Category : Health

Menstrual Hygiene Day (MHD) is an annual awareness day observed on May 28 to promote menstrual hygiene and health for all women and girls and increase global awareness about the importance of access to menstruation products, period education, and sanitation facilities.
Every year, the 28th day of the fifth month is chosen as Menstrual Hygiene Day since the menstrual cycle is, on average, 28 days long, and women and girls menstruate for five days every month.
It was started in 2013 by the German NGO WASH United, which began a 28-day social media campaign to raise awareness about various aspects of menstruation. Motivated by the strong reaction to the campaign, Menstrual Hygiene Day was marked for the first time on May 28, 2014, with rallies, exhibitions, workshops, speeches, and other activities.
Menstruation is a natural and unavoidable aspect of women’s and girls’ lives that is essential to biological processes and indicates reproductive health. However, for many people around the world, experiencing their first menstruation can mark the beginning of a decline in their choices. Millions of women and girls around the globe face stigma, exclusion, and discrimination simply because they menstruate.
The difficulties that menstruating girls, women, and other menstruators encounter extend beyond a simple lack of supplies or infrastructure. Menstruation marks the beginning of an unfamiliar phase in adolescents’ lives, as well as new vulnerabilities. Many adolescent females experience stigma, harassment, & social exclusion during menstruation.
Gender inequality, discriminatory societal norms, cultural taboos, poverty, and a lack of basic amenities such as toilets and sanitary products can all contribute to inadequate menstrual hygiene and health requirements.
This has far-reaching implications for millions of women and girls. It hinders their mobility & personal preferences. It has an impact on both school attendance & community participation. Furthermore, it jeopardises their safety, producing additional tension and anxiety.
It also affects their physical and psychological well-being. It adversely affects their confidence and self-worth. Furthermore, the stigma associated with menstruation has a significant negative impact on mental health.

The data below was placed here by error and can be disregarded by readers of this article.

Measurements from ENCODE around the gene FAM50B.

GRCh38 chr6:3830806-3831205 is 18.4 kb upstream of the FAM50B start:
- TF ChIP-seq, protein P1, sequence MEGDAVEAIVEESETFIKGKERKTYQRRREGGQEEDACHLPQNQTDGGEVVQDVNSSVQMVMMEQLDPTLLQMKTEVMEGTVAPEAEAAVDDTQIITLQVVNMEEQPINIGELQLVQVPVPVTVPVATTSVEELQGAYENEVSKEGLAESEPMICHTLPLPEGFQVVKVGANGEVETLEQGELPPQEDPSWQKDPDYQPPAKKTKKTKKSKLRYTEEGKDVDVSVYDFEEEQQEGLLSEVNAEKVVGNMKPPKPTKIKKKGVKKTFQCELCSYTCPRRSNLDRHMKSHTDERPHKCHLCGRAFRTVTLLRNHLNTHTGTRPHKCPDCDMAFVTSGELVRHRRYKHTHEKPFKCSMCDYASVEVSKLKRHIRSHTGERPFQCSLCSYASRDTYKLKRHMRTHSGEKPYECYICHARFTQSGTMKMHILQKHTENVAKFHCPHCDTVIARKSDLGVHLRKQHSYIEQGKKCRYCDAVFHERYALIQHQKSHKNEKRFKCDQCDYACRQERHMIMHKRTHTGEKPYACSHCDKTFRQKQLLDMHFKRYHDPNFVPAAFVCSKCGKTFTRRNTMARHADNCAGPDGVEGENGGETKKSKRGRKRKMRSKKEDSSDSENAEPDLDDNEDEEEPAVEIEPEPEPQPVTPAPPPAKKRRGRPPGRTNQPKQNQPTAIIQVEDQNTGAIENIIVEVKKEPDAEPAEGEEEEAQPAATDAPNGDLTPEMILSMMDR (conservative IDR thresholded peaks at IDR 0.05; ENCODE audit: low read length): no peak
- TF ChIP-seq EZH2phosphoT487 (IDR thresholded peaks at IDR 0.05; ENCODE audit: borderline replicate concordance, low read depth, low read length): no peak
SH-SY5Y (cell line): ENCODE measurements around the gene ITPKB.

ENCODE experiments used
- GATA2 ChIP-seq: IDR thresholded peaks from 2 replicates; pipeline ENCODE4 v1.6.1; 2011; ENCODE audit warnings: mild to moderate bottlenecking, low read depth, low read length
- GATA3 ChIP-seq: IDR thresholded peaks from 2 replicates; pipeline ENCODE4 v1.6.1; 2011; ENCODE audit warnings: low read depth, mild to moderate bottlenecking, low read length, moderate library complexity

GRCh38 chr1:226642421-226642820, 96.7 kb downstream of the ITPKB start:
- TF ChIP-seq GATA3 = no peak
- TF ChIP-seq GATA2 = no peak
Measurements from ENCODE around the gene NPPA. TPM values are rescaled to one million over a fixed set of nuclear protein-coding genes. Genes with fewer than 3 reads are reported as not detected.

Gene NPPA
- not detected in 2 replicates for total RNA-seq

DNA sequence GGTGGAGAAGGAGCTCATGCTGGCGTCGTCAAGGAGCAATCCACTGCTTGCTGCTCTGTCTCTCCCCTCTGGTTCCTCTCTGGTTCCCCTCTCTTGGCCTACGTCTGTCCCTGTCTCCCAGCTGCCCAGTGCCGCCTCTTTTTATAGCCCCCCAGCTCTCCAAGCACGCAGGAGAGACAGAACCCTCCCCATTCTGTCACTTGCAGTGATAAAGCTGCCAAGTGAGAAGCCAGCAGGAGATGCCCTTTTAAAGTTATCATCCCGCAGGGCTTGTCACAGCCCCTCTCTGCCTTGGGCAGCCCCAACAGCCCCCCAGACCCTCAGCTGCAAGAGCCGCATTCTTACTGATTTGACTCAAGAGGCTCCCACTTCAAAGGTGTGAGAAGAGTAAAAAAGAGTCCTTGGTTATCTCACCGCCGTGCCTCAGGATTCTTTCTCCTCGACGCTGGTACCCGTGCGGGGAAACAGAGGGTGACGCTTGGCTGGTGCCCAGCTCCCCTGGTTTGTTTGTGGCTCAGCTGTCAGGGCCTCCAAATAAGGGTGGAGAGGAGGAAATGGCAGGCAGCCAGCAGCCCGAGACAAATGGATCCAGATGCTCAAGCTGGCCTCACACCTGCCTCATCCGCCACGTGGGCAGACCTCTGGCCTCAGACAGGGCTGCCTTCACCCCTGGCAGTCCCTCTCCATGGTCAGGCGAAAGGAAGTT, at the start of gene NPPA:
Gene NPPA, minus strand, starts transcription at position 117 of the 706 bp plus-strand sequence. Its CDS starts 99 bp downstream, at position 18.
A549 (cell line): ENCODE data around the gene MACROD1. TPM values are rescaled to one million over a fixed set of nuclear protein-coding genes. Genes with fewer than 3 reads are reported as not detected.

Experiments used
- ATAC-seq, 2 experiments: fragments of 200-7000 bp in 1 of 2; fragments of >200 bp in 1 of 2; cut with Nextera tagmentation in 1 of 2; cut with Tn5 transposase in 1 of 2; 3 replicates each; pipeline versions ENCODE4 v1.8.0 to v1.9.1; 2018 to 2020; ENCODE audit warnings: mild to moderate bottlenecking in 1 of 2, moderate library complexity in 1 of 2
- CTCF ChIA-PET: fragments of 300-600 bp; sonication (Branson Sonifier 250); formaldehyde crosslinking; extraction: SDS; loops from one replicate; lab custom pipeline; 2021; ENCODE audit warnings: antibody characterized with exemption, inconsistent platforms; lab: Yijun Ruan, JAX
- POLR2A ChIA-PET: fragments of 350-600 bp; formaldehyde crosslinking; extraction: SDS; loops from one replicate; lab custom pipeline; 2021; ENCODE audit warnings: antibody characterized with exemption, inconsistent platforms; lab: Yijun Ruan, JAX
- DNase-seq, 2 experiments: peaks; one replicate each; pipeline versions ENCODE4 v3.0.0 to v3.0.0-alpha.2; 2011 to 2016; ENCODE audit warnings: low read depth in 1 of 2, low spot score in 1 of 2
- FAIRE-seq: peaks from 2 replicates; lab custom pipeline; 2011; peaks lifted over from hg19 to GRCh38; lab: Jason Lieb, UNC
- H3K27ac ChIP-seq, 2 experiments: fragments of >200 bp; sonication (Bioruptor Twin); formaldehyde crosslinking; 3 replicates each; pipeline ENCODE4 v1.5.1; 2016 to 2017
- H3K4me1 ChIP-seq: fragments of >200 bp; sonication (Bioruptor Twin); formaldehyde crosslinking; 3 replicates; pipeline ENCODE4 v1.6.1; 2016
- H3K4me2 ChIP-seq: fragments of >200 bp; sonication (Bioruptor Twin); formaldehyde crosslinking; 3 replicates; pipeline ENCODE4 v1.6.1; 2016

Poor hygiene practices increase the risk of Reproductive Tract Infections (RTIs). They can also hamper reproductive health and, if neglected, impair fertility. These issues are especially significant during natural catastrophes.
Menstrual hygiene can help assure physical comfort, boost confidence and self-esteem, provide safety, privacy, and dignity, promote positive outlooks, and reduce stress and worry associated with the period.
Although awareness of menstrual hygiene has increased, challenges must be overcome to ensure universal access and break down cultural barriers.
In conclusion, menstrual hygiene is important to women’s psychological, social, and physical health. Policymakers, healthcare providers, educators, community leaders, and individuals must take action to address the multidimensional concerns comprehensively. This is not only to meet the unmet demand for menstrual hygiene products but also to preserve dignity, boost confidence, and improve sexual and reproductive health, particularly among adolescents.

Menstrual Hygiene & the Sustainable Development Goals (SDGs)

Proper menstrual hygiene is integral to achieving several United Nations’ SDGs though it is not explicitly mentioned. The goals are:
SDG 3: Ensure healthy lives and promote well-being for all at all ages.
SDG 4: Ensure inclusive and equitable quality education and promote lifelong learning opportunities for all.
SDG 5: Achieve gender equality and empower all women and girls.
SDG 6: Ensure availability and sustainable management of water & sanitation for all.


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